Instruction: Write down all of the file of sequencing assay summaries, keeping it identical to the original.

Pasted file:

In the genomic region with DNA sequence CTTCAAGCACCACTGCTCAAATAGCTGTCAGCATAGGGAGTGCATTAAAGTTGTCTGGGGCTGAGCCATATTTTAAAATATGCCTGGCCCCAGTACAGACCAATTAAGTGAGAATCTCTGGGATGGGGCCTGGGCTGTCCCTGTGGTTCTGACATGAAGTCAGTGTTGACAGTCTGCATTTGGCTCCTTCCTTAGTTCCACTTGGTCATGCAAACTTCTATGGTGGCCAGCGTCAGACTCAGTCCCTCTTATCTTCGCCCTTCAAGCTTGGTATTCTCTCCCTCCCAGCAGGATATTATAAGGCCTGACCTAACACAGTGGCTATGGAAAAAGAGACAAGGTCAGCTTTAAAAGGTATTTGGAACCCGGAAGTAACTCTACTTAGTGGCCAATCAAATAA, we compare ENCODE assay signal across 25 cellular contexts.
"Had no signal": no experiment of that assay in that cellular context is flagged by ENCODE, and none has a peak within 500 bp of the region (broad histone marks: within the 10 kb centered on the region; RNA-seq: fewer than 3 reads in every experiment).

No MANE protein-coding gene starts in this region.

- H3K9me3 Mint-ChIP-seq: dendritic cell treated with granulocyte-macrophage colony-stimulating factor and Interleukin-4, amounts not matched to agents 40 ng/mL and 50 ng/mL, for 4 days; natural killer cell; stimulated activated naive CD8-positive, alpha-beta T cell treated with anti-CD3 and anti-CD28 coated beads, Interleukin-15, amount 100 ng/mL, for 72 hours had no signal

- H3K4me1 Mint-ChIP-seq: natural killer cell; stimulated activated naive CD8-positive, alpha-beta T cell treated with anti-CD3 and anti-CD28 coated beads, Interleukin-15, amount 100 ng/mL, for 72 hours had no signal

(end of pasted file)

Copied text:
In the genomic region with DNA sequence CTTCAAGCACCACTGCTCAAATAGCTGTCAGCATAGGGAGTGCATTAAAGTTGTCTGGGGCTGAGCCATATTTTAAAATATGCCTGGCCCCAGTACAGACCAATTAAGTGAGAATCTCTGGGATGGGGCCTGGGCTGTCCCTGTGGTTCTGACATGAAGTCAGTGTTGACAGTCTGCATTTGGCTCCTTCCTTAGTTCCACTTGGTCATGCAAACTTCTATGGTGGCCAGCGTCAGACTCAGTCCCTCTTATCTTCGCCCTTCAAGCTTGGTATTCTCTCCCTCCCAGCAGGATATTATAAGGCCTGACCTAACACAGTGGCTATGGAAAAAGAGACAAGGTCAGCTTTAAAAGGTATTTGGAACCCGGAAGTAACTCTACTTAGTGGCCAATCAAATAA, we compare ENCODE assay signal across 25 cellular contexts.
"Had no signal": no experiment of that assay in that cellular context is flagged by ENCODE, and none has a peak within 500 bp of the region (broad histone marks: within the 10 kb centered on the region; RNA-seq: fewer than 3 reads in every experiment).

No MANE protein-coding gene starts in this region.

- H3K9me3 Mint-ChIP-seq: dendritic cell treated with granulocyte-macrophage colony-stimulating factor and Interleukin-4, amounts not matched to agents 40 ng/mL and 50 ng/mL, for 4 days; natural killer cell; stimulated activated naive CD8-positive, alpha-beta T cell treated with anti-CD3 and anti-CD28 coated beads, Interleukin-15, amount 100 ng/mL, for 72 hours had no signal

- H3K4me1 Mint-ChIP-seq: natural killer cell; stimulated activated naive CD8-positive, alpha-beta T cell treated with anti-CD3 and anti-CD28 coated beads, Interleukin-15, amount 100 ng/mL, for 72 hours had no signal